Merge Sort

Sorting algorithm based on Divide and Conquer computational paradigm

Algorithm

MergeSort(array $a$):

  • split $a$ into 2 halves
  • sort them recursively
  • merge the result

Implementation

Java

public int[] mergeSort(int[] input) {
    int n = input.length;
    if (n <= 1) {
        return input;
    }

    int middle = n / 2;
    int leftUnsorted[] = Arrays.copyOfRange(input, 0, middle);
    int rightUnsorted[] = Arrays.copyOfRange(input, middle, n);

    int left[] = mergeSort(leftUnsorted);
    int right[] = mergeSort(rightUnsorted);

    return merge(left, right);
}

public int[] merge(int[] left, int[] right) {
    int leftLen = left.length, rightLen = right.length;
    int res[] = new int[leftLen + rightLen];

    int leftIndex = 0, rightIndex = 0, resIndex = 0;

    while (leftIndex < leftLen && rightIndex < rightLen) {
        if (left[leftIndex] <= right[rightIndex]) {
            res[resIndex] = left[leftIndex];
            leftIndex++;
            resIndex++;
        } else {
            res[resIndex] = right[rightIndex];
            rightIndex++;
            resIndex++;
        }
    }

    while (leftIndex < leftLen) {
        res[resIndex] = left[leftIndex];
        leftIndex++;
        resIndex++;
    }

    while (rightIndex < rightLen) {
        res[resIndex] = right[rightIndex];
        rightIndex++;
        resIndex++;
    }

    return res;
}

Scala

def msort(xs: List[Int]): List[Int] = {
  val n = xs.length / 2
  if (n == 0) {
    xs
  } else {
    val (fst, snd) = xs splitAt n
    merge(msort(fst), msort(snd))
  }
}
 
def merge(xs: List[Int], ys: List[Int]) = xs match {
  case Nil => ys 
  case x :: xs1 =>
    ys match {
      case Nil => xs
      case y :: ys1 =>
        if (x < y) x :: merge(xs1, ys)
        else y :: merge(xs, ys1)
    }
}

Applications

Counting Inversions

With little modification the merge sort algorithm can be turned in the counting inversions algorithm.

Goal

  • Input: array $A$ containing $1..n$ in some arbitrary order
  • Output: number of inversions
    • i.e. number of pairs $(i, j)$ of array indices with $i < j$ and $A[i] > A[j]$


Motivation

  • how close are the two ranked lists?
  • i.e. of 2 friends with movies


Example

  • 1 3 5 2 4 6
  • if we write the sorted input and the given input, number of crosses would be number of inversions
  • inversions are $(3,2)$, $(5,2)$, $(5,4)$

Brute force is not an option: $\Theta(n^2)$ time

Basic idea:

  • insertion $c(i, j)$ is
    • left, if $i, j \leqslant \frac{n}{2}$
    • right, if $i, j > \frac{n}{2}$
    • split if $i \leqslant \frac{n}{2} < j$


Algorithm

count(array $A$, length $n$): [idea]

  • if $n$ = 1 return 0
  • $X$ = count(1st half of $A$, $n / 2$)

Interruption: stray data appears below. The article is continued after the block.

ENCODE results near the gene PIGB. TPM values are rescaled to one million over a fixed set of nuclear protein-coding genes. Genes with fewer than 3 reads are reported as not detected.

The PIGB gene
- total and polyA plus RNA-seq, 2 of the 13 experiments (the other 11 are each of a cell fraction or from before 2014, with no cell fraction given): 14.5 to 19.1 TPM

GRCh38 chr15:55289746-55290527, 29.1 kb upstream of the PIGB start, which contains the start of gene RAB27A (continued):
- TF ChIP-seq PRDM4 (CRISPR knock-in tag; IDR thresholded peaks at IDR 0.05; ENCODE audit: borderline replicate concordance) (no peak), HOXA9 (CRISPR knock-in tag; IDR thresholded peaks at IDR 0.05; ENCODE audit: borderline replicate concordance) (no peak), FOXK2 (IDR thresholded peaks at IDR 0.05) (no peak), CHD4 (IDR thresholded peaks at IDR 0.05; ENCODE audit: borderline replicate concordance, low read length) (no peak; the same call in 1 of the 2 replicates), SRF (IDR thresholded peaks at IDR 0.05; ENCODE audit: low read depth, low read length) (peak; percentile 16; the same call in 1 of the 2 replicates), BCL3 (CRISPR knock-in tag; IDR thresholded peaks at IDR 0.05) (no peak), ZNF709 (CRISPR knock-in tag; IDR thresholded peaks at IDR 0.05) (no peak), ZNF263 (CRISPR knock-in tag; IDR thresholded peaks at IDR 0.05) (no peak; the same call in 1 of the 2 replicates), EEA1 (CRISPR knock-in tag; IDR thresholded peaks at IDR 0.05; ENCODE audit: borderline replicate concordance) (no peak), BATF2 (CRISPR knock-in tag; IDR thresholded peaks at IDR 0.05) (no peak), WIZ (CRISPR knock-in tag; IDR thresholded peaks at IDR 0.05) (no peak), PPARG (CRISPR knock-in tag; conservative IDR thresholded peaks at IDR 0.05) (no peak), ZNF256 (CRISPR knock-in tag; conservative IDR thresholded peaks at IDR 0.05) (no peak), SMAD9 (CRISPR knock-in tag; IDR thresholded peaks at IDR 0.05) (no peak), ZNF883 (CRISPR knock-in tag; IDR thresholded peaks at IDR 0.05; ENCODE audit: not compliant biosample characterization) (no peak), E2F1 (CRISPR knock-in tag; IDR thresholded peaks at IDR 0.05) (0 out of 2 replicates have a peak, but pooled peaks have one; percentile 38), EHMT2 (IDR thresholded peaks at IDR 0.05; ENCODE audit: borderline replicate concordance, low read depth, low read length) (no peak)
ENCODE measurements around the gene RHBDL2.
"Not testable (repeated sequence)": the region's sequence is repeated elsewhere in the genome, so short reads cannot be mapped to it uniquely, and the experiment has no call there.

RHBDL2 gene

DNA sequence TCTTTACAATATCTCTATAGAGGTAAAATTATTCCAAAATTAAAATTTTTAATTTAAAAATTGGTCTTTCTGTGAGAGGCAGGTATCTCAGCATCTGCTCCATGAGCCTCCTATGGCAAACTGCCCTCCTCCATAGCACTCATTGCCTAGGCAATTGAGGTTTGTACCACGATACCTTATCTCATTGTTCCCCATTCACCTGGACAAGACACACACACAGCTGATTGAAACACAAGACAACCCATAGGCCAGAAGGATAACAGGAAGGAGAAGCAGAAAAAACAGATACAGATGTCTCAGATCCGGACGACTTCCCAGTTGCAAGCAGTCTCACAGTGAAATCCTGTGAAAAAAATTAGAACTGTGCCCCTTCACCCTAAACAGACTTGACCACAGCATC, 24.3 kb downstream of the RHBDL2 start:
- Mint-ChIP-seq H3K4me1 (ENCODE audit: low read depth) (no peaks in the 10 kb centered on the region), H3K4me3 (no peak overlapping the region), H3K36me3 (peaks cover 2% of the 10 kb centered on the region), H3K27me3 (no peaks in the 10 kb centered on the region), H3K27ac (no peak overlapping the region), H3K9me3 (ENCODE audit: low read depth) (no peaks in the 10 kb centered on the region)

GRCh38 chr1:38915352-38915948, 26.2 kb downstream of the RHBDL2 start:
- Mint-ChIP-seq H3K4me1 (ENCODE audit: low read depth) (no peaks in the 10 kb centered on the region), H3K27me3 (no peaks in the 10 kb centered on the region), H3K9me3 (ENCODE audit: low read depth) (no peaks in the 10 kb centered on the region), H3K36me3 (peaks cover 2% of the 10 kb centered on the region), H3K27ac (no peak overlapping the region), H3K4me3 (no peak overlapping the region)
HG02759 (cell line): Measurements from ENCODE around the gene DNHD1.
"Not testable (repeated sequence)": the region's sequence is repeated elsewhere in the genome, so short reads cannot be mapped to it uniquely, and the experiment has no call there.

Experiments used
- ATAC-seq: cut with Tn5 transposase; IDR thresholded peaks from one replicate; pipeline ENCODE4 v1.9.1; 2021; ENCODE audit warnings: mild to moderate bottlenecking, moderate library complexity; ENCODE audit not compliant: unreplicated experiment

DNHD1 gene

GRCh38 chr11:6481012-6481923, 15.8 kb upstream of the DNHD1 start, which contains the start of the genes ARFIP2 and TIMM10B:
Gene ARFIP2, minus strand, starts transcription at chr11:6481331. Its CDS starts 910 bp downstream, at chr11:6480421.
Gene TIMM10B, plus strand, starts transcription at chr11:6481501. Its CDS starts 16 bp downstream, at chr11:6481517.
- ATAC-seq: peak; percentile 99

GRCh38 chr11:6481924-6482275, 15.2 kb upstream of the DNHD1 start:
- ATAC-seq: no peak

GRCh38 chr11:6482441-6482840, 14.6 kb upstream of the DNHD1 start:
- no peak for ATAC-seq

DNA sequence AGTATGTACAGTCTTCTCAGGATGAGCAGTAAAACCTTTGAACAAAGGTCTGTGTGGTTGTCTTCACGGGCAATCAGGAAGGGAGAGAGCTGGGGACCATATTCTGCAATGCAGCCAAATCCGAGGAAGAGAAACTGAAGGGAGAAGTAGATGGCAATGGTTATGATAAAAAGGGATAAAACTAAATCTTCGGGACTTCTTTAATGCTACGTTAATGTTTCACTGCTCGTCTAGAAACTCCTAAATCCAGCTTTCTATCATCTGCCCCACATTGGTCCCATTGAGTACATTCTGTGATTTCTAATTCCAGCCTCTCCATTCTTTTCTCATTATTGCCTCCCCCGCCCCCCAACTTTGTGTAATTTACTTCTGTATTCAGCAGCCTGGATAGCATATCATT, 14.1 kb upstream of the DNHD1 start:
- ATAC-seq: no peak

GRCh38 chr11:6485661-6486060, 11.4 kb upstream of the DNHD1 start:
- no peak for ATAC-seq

• $Y$ = count(2nd part of $A$, $n / 2$)
  • $Z$ = count-split($A$, $n$)
  • return $X + Y + Z$

Count split should be linear to get $O(n \log n)$ running time. So we may modify merge sort and get:


count-and-sort(array $A$, length $n$):

  • // B - sorted version of 1st half, C - of 2nd, D - (A, B) merged
  • if $n$ = 1 return 0
  • $(B, X)$ = count-and-sort(1st half of $A$, $n/2$)
  • $(C, Y)$ = count-and-sort(2nd half of $A$, $n/2$)
  • $(D, Z)$ = count-split($A$, $n$)
  • return $(D, X + Y + Z)$


merge-count-split:

  • while merging the two sorted subarrays, count the number of split inversions
  • when element of 2nd array C is copied to output D
    • increment total by number of elements remaining in 1st array B


Example

  • consider merging (1, 2, 3) {L} with (2, 4, 6) {R}
  • when 2 is copied to the output, it discovers the split inversions (3, 2) and (5, 2)
  • when 4 is copied, it finds (5, 4)
  • when in R element is less than in L - that's an inversion!


Implementation

public Pair<int[], Long> countAndSort(int[] input) {
    int n = input.length;
    if (n == 1) {
        return Pair.of(input, 0L);
    }

    int middle = n / 2;
    int leftUnsorted[] = Arrays.copyOfRange(input, 0, middle);
    int rightUnsorted[] = Arrays.copyOfRange(input, middle, n);

    Pair<int[], Long> left = countAndSort(leftUnsorted);
    Pair<int[], Long> right = countAndSort(rightUnsorted);
    Pair<int[], Long> split = countSplitAndMerge(left.getLeft(), right.getLeft());

    return Pair.of(split.getLeft(), left.getRight() + right.getRight() + split.getRight());
}

public Pair<int[], Long> countSplitAndMerge(int[] left, int[] right) {
    int leftLen = left.length, rightLen = right.length;
    int sortedOutput[] = new int[leftLen + rightLen];

    int leftIndex = 0, rightIndex = 0, resIndex = 0;

    long inversions = 0;

    while (leftIndex < leftLen && rightIndex < rightLen) {
        if (left[leftIndex] <= right[rightIndex]) {
            sortedOutput[resIndex] = left[leftIndex];
            leftIndex++;
            resIndex++;
            // nothing
        } else {
            sortedOutput[resIndex] = right[rightIndex];
            rightIndex++;
            resIndex++;

            int remainedInLeft = leftLen - leftIndex;
            inversions = inversions + remainedInLeft;
        }
    }

    while (leftIndex < leftLen) {
        sortedOutput[resIndex] = left[leftIndex];
        leftIndex++;
        resIndex++;
    }

    while (rightIndex < rightLen) {
        sortedOutput[resIndex] = right[rightIndex];
        rightIndex++;
        resIndex++;
    }

    return Pair.of(sortedOutput, inversions);
}

@Override
public void run() {
    int[] input = readInput();
    Pair<int[], Long> result = countAndSort(input);
    out.print(result.getRight());
}

External Merge Sort

The merge sort algorith is very easy to extend to sort large amounts of data that don't fit into memory - see External Merge Sort


See Also

Sources

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